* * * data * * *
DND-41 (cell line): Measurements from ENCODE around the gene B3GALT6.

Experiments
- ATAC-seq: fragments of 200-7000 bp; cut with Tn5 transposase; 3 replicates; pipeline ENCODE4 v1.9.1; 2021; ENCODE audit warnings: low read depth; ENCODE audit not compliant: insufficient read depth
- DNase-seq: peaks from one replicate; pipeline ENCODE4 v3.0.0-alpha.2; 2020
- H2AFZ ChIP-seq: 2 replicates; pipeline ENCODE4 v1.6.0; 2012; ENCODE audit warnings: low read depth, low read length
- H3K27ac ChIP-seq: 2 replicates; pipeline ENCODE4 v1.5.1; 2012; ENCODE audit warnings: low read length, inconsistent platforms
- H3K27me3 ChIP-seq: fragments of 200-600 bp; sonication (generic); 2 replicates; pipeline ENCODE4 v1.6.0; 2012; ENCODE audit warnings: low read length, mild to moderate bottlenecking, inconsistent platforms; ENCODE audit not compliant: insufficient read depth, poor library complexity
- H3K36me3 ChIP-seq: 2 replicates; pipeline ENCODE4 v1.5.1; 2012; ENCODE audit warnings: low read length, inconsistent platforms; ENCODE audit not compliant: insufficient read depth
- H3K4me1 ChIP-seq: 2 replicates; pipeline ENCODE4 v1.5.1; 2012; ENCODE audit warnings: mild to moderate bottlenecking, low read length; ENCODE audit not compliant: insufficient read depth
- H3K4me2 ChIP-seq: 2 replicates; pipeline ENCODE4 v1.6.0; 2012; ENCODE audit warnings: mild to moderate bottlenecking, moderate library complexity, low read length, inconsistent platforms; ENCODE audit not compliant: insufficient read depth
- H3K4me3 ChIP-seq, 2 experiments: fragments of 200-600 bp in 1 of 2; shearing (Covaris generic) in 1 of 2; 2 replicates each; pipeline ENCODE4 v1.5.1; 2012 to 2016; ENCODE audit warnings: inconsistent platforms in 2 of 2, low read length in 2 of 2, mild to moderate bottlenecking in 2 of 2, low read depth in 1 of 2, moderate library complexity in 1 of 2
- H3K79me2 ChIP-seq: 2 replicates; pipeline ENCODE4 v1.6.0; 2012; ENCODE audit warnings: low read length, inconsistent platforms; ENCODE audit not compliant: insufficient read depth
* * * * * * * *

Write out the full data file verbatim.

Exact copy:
DND-41 (cell line): Measurements from ENCODE around the gene B3GALT6.

Experiments
- ATAC-seq: fragments of 200-7000 bp; cut with Tn5 transposase; 3 replicates; pipeline ENCODE4 v1.9.1; 2021; ENCODE audit warnings: low read depth; ENCODE audit not compliant: insufficient read depth
- DNase-seq: peaks from one replicate; pipeline ENCODE4 v3.0.0-alpha.2; 2020
- H2AFZ ChIP-seq: 2 replicates; pipeline ENCODE4 v1.6.0; 2012; ENCODE audit warnings: low read depth, low read length
- H3K27ac ChIP-seq: 2 replicates; pipeline ENCODE4 v1.5.1; 2012; ENCODE audit warnings: low read length, inconsistent platforms
- H3K27me3 ChIP-seq: fragments of 200-600 bp; sonication (generic); 2 replicates; pipeline ENCODE4 v1.6.0; 2012; ENCODE audit warnings: low read length, mild to moderate bottlenecking, inconsistent platforms; ENCODE audit not compliant: insufficient read depth, poor library complexity
- H3K36me3 ChIP-seq: 2 replicates; pipeline ENCODE4 v1.5.1; 2012; ENCODE audit warnings: low read length, inconsistent platforms; ENCODE audit not compliant: insufficient read depth
- H3K4me1 ChIP-seq: 2 replicates; pipeline ENCODE4 v1.5.1; 2012; ENCODE audit warnings: mild to moderate bottlenecking, low read length; ENCODE audit not compliant: insufficient read depth
- H3K4me2 ChIP-seq: 2 replicates; pipeline ENCODE4 v1.6.0; 2012; ENCODE audit warnings: mild to moderate bottlenecking, moderate library complexity, low read length, inconsistent platforms; ENCODE audit not compliant: insufficient read depth
- H3K4me3 ChIP-seq, 2 experiments: fragments of 200-600 bp in 1 of 2; shearing (Covaris generic) in 1 of 2; 2 replicates each; pipeline ENCODE4 v1.5.1; 2012 to 2016; ENCODE audit warnings: inconsistent platforms in 2 of 2, low read length in 2 of 2, mild to moderate bottlenecking in 2 of 2, low read depth in 1 of 2, moderate library complexity in 1 of 2
- H3K79me2 ChIP-seq: 2 replicates; pipeline ENCODE4 v1.6.0; 2012; ENCODE audit warnings: low read length, inconsistent platforms; ENCODE audit not compliant: insufficient read depth